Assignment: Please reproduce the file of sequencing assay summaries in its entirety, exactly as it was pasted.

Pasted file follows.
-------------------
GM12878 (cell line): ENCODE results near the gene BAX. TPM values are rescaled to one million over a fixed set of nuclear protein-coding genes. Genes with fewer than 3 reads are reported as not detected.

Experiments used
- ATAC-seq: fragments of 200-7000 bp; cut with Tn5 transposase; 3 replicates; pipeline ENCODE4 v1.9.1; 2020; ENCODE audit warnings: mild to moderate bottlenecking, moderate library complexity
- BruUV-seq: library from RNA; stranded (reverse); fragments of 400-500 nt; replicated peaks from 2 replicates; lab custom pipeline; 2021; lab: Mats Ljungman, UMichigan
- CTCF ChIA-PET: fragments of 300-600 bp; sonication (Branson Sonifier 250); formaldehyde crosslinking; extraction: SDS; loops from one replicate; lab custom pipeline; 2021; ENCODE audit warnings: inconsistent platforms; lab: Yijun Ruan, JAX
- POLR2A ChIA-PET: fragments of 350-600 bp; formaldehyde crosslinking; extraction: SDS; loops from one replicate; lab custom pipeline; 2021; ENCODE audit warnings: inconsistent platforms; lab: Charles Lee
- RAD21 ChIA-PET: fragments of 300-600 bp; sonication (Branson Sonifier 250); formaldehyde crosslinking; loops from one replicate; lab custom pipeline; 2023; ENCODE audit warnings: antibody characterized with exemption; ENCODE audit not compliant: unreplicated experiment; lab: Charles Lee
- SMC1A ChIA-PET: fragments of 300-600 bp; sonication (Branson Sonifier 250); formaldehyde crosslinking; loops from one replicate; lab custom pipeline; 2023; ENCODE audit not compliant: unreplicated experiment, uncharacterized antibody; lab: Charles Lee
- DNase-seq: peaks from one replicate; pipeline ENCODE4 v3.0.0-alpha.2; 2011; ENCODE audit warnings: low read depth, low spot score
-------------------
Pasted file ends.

GM12878 (cell line): ENCODE results near the gene BAX. TPM values are rescaled to one million over a fixed set of nuclear protein-coding genes. Genes with fewer than 3 reads are reported as not detected.

Experiments used
- ATAC-seq: fragments of 200-7000 bp; cut with Tn5 transposase; 3 replicates; pipeline ENCODE4 v1.9.1; 2020; ENCODE audit warnings: mild to moderate bottlenecking, moderate library complexity
- BruUV-seq: library from RNA; stranded (reverse); fragments of 400-500 nt; replicated peaks from 2 replicates; lab custom pipeline; 2021; lab: Mats Ljungman, UMichigan
- CTCF ChIA-PET: fragments of 300-600 bp; sonication (Branson Sonifier 250); formaldehyde crosslinking; extraction: SDS; loops from one replicate; lab custom pipeline; 2021; ENCODE audit warnings: inconsistent platforms; lab: Yijun Ruan, JAX
- POLR2A ChIA-PET: fragments of 350-600 bp; formaldehyde crosslinking; extraction: SDS; loops from one replicate; lab custom pipeline; 2021; ENCODE audit warnings: inconsistent platforms; lab: Charles Lee
- RAD21 ChIA-PET: fragments of 300-600 bp; sonication (Branson Sonifier 250); formaldehyde crosslinking; loops from one replicate; lab custom pipeline; 2023; ENCODE audit warnings: antibody characterized with exemption; ENCODE audit not compliant: unreplicated experiment; lab: Charles Lee
- SMC1A ChIA-PET: fragments of 300-600 bp; sonication (Branson Sonifier 250); formaldehyde crosslinking; loops from one replicate; lab custom pipeline; 2023; ENCODE audit not compliant: unreplicated experiment, uncharacterized antibody; lab: Charles Lee
- DNase-seq: peaks from one replicate; pipeline ENCODE4 v3.0.0-alpha.2; 2011; ENCODE audit warnings: low read depth, low spot score